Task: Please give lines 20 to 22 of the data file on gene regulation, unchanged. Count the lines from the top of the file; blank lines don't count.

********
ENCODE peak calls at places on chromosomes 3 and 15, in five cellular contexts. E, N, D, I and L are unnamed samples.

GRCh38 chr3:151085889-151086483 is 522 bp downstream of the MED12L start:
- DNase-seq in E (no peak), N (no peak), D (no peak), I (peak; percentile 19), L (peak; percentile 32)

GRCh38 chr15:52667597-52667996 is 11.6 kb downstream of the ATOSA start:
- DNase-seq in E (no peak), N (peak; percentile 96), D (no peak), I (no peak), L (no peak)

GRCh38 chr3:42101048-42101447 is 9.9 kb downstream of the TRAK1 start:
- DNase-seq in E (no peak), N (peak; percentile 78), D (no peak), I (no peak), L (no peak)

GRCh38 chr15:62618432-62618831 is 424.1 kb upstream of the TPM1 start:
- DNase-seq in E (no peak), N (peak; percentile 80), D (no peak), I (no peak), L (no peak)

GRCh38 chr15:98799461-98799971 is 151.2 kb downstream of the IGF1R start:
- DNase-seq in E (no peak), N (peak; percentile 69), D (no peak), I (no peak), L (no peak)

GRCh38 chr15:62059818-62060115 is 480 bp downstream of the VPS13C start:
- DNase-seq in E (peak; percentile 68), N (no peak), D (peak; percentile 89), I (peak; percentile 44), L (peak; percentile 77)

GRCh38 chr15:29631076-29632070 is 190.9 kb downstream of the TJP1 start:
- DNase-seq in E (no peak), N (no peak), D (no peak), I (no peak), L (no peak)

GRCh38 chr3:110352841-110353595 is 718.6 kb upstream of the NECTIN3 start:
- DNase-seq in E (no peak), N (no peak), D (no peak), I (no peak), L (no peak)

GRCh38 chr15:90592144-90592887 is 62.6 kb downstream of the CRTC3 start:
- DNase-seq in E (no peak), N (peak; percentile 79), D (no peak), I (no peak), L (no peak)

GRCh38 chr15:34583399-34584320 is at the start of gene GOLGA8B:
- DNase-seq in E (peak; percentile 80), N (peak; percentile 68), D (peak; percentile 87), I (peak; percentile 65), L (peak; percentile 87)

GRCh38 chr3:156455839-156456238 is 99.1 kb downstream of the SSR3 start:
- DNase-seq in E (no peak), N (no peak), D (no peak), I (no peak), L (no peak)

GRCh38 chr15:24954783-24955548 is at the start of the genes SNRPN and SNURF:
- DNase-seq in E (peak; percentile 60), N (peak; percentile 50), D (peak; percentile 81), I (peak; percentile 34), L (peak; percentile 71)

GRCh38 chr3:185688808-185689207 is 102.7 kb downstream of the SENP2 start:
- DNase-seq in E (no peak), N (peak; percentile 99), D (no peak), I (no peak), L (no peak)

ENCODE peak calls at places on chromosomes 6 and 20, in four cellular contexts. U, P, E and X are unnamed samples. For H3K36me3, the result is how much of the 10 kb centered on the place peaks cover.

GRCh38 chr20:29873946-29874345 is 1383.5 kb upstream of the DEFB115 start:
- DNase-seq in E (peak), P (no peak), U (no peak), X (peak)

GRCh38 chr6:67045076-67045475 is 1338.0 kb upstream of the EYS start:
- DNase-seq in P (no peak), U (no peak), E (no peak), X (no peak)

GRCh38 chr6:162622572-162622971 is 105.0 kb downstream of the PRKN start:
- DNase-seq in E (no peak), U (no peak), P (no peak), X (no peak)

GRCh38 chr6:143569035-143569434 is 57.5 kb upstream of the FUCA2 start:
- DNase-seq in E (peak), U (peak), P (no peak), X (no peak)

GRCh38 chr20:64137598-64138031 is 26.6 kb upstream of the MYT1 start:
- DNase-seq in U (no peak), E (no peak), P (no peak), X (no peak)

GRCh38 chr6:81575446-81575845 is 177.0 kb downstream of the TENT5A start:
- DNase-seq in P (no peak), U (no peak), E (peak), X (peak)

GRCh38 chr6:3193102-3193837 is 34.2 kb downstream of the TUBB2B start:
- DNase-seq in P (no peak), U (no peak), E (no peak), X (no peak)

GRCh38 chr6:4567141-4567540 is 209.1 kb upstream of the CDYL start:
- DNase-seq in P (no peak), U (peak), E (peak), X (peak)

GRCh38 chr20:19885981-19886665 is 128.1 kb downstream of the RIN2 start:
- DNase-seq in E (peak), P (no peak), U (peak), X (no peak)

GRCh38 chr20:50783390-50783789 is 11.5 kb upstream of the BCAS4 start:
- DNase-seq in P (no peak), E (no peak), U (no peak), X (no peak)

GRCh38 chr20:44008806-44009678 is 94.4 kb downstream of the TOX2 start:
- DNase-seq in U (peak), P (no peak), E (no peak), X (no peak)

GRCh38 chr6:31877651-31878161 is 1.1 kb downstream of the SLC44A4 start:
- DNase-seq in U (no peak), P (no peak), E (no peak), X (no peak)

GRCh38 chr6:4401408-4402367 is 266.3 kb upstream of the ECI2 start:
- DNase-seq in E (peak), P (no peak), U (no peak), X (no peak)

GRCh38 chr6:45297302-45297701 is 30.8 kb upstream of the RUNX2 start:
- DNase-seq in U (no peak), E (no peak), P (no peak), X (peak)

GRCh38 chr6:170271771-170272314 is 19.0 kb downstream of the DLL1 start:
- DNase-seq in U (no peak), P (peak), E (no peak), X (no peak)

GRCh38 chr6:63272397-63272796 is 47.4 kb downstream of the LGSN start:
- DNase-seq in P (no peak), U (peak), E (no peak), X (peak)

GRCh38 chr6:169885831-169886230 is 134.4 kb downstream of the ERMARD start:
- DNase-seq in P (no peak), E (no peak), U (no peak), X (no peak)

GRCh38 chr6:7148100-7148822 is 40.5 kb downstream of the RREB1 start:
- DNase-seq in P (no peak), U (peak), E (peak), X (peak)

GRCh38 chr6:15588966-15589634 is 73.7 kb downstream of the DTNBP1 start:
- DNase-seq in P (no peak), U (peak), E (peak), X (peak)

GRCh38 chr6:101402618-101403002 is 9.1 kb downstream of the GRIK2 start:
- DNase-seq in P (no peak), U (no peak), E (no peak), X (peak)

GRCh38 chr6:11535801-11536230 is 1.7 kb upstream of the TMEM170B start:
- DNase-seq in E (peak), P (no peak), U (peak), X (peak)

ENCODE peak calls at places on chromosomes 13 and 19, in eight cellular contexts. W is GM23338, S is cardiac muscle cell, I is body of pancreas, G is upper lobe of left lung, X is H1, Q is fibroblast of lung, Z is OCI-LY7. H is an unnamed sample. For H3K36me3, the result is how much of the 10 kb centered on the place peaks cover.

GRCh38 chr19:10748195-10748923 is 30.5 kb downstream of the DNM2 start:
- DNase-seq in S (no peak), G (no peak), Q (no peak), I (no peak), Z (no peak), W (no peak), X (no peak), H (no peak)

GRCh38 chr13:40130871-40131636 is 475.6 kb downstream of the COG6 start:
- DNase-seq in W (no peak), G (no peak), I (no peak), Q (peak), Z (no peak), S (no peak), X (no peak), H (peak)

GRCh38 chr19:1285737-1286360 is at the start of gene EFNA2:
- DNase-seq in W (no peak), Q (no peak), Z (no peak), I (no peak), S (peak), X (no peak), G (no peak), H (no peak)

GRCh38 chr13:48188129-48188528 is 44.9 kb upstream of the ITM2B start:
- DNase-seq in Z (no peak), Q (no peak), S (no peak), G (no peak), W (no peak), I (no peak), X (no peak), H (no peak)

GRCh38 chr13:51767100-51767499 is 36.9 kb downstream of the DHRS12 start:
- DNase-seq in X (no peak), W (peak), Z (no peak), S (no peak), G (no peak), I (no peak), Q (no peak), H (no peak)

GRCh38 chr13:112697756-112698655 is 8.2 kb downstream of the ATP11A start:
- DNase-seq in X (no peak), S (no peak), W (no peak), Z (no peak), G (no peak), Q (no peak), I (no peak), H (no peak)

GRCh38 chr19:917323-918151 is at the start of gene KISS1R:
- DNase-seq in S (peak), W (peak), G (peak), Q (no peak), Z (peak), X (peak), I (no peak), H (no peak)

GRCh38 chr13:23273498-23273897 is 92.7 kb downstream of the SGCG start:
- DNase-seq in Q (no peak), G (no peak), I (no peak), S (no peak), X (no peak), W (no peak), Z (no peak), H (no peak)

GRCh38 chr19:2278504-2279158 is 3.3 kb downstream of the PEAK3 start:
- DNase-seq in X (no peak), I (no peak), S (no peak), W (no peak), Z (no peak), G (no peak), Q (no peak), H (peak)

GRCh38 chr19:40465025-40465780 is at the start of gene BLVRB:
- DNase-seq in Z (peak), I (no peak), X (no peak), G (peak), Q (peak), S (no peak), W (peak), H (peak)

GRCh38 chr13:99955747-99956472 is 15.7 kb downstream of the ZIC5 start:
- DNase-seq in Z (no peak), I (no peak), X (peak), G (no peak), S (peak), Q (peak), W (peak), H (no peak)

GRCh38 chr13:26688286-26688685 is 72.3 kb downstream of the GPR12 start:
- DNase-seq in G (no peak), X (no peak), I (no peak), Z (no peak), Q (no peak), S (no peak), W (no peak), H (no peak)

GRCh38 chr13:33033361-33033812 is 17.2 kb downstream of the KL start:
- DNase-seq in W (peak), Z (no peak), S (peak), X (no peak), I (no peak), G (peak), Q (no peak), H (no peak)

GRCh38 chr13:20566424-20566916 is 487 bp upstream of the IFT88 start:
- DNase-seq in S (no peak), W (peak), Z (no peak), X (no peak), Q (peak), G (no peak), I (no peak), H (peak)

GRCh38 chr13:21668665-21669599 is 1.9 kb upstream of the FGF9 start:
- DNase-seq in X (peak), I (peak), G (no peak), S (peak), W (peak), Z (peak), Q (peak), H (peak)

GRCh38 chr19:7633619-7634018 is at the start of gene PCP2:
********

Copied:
GRCh38 chr15:34583399-34584320 is at the start of gene GOLGA8B:
- DNase-seq in E (peak; percentile 80), N (peak; percentile 68), D (peak; percentile 87), I (peak; percentile 65), L (peak; percentile 87)

GRCh38 chr3:156455839-156456238 is 99.1 kb downstream of the SSR3 start: